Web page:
We consider that a wireless network can be represented as a graph , where is the set of nodes and is the set of edges (or quasilinks). Each directed edge is denoted as a communication request from a sender to a receiver in decay spaces. We consider is a set of quasilinks. Each sender transmits packets to its receiver at power multiplied by the gain . The gain represents the distance between sender and receiver, which is denoted as , where is the pathloss exponent and is the quasidistance (in Section 2.2) among two nodes and .
In our model, we use the SINR interference model and assume that is the noise (constant) at the receiver and is a threshold of SINR. The signal transmission can be successful if and only if for all the senders , where .
2.2 Metric and Decay Spaces
, the nodes of network are embedded in a general metric space. A metric space consists of an ordered pair of
, where is a set of nodes and is a distance function. is defined as a metric such that for any , the following holds: (i) symmetry property, (ii) triangle property and (iii) nonnegativity property [14].On the other hand, a real network has not the symmetry property. In [2], the authors study their network in a metric space when there is not the symmetry property. This metric space is defined as a decay space or else quasimetric. A quasimetric on a set is defined as a function such that for all : (i) , (ii) and (iii) [13]. We denote the quasidistance of two nodes : , where . Each quasilink is .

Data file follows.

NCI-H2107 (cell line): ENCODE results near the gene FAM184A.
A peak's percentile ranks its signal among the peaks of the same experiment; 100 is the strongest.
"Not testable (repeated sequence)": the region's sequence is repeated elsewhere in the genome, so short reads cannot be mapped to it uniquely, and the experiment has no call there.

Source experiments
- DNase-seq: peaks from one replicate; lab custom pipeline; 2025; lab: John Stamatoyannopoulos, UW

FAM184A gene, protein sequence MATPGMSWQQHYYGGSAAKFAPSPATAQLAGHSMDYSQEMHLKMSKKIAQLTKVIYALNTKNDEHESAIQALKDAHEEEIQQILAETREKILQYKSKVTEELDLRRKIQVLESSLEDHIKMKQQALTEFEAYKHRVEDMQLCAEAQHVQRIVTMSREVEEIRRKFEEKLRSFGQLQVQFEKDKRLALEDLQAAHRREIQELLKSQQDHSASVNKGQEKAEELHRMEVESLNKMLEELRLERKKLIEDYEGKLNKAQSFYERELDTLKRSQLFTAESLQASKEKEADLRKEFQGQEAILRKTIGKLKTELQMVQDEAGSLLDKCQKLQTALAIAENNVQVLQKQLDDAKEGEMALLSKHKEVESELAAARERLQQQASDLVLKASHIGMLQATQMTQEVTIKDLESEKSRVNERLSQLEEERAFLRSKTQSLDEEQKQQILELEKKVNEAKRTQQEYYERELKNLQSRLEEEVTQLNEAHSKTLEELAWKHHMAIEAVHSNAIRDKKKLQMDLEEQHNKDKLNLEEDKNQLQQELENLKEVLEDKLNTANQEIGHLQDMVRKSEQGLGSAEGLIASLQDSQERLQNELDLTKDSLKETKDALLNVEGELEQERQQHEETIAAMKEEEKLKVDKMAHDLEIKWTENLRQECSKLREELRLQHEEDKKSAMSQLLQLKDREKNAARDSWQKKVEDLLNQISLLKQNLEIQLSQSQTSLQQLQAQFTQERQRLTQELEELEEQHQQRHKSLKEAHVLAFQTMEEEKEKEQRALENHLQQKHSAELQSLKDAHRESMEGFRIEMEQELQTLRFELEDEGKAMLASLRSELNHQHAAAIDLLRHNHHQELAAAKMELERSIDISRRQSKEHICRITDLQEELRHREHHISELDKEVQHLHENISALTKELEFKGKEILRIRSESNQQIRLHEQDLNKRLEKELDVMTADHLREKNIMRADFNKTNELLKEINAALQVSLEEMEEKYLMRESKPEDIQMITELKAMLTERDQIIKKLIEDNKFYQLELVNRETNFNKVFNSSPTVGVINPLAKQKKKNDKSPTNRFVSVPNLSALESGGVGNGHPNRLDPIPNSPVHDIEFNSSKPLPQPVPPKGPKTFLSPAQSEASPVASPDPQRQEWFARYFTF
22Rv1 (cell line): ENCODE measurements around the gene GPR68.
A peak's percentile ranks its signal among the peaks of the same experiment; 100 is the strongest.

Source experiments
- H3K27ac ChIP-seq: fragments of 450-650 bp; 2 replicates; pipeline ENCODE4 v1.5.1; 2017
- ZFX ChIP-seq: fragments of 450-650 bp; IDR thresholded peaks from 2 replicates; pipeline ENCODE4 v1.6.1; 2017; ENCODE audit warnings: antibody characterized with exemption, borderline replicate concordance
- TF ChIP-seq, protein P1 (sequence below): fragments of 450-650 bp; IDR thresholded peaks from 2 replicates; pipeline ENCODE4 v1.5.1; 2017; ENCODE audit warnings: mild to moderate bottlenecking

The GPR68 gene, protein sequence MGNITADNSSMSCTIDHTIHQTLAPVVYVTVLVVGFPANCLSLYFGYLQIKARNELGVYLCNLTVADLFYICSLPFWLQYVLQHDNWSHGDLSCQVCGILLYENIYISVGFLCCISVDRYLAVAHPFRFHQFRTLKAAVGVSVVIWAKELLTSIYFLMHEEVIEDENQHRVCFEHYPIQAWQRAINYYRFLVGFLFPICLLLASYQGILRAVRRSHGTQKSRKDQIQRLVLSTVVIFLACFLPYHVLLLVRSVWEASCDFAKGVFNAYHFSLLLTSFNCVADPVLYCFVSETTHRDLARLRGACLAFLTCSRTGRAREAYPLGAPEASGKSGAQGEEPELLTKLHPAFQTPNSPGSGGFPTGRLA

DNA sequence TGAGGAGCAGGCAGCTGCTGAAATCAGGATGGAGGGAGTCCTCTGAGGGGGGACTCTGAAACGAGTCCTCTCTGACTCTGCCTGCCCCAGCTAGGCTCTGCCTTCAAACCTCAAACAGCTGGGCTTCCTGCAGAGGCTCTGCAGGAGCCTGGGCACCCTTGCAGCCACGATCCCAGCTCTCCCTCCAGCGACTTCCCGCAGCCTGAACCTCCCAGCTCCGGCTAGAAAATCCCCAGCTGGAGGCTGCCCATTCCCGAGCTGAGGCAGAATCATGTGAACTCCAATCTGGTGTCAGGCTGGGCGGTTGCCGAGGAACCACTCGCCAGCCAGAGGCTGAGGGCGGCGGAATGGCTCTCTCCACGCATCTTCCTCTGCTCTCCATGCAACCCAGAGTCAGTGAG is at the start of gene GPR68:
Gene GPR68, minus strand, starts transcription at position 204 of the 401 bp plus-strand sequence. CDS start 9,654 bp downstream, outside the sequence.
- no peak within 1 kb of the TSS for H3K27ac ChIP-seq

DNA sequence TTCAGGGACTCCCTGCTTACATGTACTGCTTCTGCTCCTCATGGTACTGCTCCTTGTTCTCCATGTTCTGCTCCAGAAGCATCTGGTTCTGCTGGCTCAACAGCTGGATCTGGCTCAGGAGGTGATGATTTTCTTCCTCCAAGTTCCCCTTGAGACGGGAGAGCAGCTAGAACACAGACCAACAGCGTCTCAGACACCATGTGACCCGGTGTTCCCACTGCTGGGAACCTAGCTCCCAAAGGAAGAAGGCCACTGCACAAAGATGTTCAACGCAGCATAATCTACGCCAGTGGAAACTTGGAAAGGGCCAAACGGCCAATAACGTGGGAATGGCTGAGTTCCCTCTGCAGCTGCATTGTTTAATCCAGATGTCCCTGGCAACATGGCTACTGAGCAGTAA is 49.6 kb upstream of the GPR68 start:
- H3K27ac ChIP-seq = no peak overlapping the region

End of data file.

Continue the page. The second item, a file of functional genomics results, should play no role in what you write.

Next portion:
Moreover, we bound the arbitrary growth of space. The bounded growth decay space consists of two properties: (i) Doubling Dimension. This property is the infimum of all numbers such that every ball of radius has at most points of mutual distance at least where is an absolute constant and . Metrics with finite doubling dimensions are said to be doubling. (ii) Independent Dimension. In the decay spaces, the concept of independencedimension is applied in [2, 3] and is defined as follows: Let be a metric space and . A set is called independent with respect to if for all . The size of the largest independent point set is called the independentdimension of and denoted by .